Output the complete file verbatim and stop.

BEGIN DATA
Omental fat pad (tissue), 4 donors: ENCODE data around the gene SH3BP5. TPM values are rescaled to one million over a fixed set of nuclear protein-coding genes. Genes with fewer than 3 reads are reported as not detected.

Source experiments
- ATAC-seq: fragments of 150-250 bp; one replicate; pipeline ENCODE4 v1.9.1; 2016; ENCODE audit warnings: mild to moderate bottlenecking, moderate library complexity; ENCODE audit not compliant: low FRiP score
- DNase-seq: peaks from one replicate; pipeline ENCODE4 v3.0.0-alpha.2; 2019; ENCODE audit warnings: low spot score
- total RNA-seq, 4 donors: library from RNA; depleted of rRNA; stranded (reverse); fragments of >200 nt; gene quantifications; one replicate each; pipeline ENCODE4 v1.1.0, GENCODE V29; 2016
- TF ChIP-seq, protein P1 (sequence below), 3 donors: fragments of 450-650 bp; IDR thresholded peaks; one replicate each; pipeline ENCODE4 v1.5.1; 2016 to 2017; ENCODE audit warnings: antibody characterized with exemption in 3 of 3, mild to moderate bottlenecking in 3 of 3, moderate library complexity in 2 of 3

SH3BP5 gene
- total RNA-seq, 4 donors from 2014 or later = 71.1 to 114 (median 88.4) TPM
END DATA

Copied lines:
Omental fat pad (tissue), 4 donors: ENCODE data around the gene SH3BP5. TPM values are rescaled to one million over a fixed set of nuclear protein-coding genes. Genes with fewer than 3 reads are reported as not detected.

Source experiments
- ATAC-seq: fragments of 150-250 bp; one replicate; pipeline ENCODE4 v1.9.1; 2016; ENCODE audit warnings: mild to moderate bottlenecking, moderate library complexity; ENCODE audit not compliant: low FRiP score
- DNase-seq: peaks from one replicate; pipeline ENCODE4 v3.0.0-alpha.2; 2019; ENCODE audit warnings: low spot score
- total RNA-seq, 4 donors: library from RNA; depleted of rRNA; stranded (reverse); fragments of >200 nt; gene quantifications; one replicate each; pipeline ENCODE4 v1.1.0, GENCODE V29; 2016
- TF ChIP-seq, protein P1 (sequence below), 3 donors: fragments of 450-650 bp; IDR thresholded peaks; one replicate each; pipeline ENCODE4 v1.5.1; 2016 to 2017; ENCODE audit warnings: antibody characterized with exemption in 3 of 3, mild to moderate bottlenecking in 3 of 3, moderate library complexity in 2 of 3

SH3BP5 gene
- total RNA-seq, 4 donors from 2014 or later = 71.1 to 114 (median 88.4) TPM